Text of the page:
When Alexa Lee planned her jump-off route for the $20,000 TAKE2 Jumper Finals, held at the Kentucky National Horse Show earlier this fall, she spied a line through a skinny gap between fences in the middle of the arena that would shave seconds off the clock. The route was risky, but despite her nerves and the pressure of riding first, Lee had complete faith in her partner, Satins Angel.
“She turned on her haunches, and she went right in the middle there,” said Lee, 27, of Johnstown, Ohio. “I was like, ‘Thank you so much!’ ”
The bold move paid off, and they topped the 15-horse field to capture the championship. But the win was just the most recent evidence of how far their relationship has come. From the beginning, Lee and “Satin’s” story has been about learning to trust—to trust instinct, to trust each other, and to trust that things will come right in the end.
“I have been nervous going into the arena in the past because I always felt someone was judging me,” said Lee. “With her, I don’t care if we have a rail, and I don’t have that, ‘Oh, you’re judging me’ thing. She’s this killer, amazing horse, and she may have a good day or a bad day, but the fact that she lets me ride her, I can be thankful for that.”
When Lee first met the plain bay Thoroughbred mare in 2016, she wasn’t horse shopping. And even if she had been, the 8-year-old ex-racer wasn’t exactly a stellar prospect. The mare had scars all over her face, one knee was larger than the other, and if you went anywhere near her head, she threw it up in the air.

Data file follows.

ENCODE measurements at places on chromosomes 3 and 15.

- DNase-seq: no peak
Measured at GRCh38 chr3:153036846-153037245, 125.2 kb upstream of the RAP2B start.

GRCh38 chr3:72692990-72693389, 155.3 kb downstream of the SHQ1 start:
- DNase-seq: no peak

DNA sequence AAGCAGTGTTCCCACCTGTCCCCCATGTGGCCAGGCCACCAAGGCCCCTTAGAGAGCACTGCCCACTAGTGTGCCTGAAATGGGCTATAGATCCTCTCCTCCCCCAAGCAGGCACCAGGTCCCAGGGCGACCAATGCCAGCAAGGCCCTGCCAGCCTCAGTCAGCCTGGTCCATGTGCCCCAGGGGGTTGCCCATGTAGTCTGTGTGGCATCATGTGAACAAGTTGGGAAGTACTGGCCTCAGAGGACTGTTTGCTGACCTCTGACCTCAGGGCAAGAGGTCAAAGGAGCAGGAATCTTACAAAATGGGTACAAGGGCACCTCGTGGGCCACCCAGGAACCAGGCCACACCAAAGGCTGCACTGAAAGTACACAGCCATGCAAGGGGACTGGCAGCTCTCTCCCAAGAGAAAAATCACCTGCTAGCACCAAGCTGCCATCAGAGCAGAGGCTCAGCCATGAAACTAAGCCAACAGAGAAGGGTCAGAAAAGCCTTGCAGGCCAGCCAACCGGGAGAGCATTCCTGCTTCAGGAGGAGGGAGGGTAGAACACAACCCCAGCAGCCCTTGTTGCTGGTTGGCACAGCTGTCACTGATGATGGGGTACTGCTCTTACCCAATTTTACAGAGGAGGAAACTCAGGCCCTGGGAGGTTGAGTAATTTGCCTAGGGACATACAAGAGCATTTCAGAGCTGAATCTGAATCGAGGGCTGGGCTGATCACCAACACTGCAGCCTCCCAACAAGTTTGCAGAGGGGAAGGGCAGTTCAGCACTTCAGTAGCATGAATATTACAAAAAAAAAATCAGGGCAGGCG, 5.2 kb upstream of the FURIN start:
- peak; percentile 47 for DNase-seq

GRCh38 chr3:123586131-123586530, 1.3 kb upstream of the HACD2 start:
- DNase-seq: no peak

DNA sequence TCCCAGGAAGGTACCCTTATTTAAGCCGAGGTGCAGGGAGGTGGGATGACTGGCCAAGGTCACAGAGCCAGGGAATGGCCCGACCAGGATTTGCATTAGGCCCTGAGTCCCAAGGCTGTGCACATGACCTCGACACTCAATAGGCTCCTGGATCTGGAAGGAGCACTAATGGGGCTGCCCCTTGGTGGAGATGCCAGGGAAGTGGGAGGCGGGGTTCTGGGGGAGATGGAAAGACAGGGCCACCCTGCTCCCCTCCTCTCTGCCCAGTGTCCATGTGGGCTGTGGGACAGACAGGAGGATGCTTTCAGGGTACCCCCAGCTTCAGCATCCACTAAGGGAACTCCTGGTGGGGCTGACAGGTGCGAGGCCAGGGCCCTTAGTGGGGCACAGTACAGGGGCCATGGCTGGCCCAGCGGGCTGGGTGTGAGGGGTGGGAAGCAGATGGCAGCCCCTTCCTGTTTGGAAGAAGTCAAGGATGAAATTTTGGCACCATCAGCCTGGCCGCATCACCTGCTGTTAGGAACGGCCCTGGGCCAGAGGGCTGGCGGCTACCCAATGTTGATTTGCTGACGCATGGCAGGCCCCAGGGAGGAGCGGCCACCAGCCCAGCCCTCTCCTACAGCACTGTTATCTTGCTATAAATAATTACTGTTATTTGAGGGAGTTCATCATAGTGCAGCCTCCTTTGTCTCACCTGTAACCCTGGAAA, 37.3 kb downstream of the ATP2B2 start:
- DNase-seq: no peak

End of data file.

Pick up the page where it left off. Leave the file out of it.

Lee got on the 16.3-hand Satins Angel (Jockey Club name Queen Satin) anyway, and within two rides, she was in love. She already owned one horse and was just embarking on her career as an electrical engineer, but she found herself making an offer.
“She was just a trier,” said Lee. “She tried so hard to be a perfectionist, and I’m a perfectionist too, and that’s always been my downfall. She tries so hard to please—she never was mean or trying to fight me. She just wanted so badly to do what was right.”
With 18 starts and three wins, Satin (K One King—Pale Satin, Slew City Slew) experienced modest success before bleeding ended her track career. She passed through a few trainers after coming off the track, before ending up at the Sugarcreek Auction in Ohio. Rough handling, combined with her sensitive nature, resulted in a fearful, anxious animal who weaved and paced in her stall and cringed when people approached her. At the auction, Satin refused to run through the chute.
“They beat her so badly she reared up on the stands,” said Lee. “This horse doesn’t rear, ever, but she went straight up because she was so terrified.”
Ultimately, a local trainer took pity on the mare and bought her. But the pair was not a great match, and Satin was soon for sale again. That’s when Lee entered the picture.
“When I met her, I just loved her heart,” said Lee. “In the beginning, no matter what, that horse would jump anything for me. She may have been beaten down, but she would still try. I loved that heart about her, and I wanted that horse. She could do things somehow, some way.”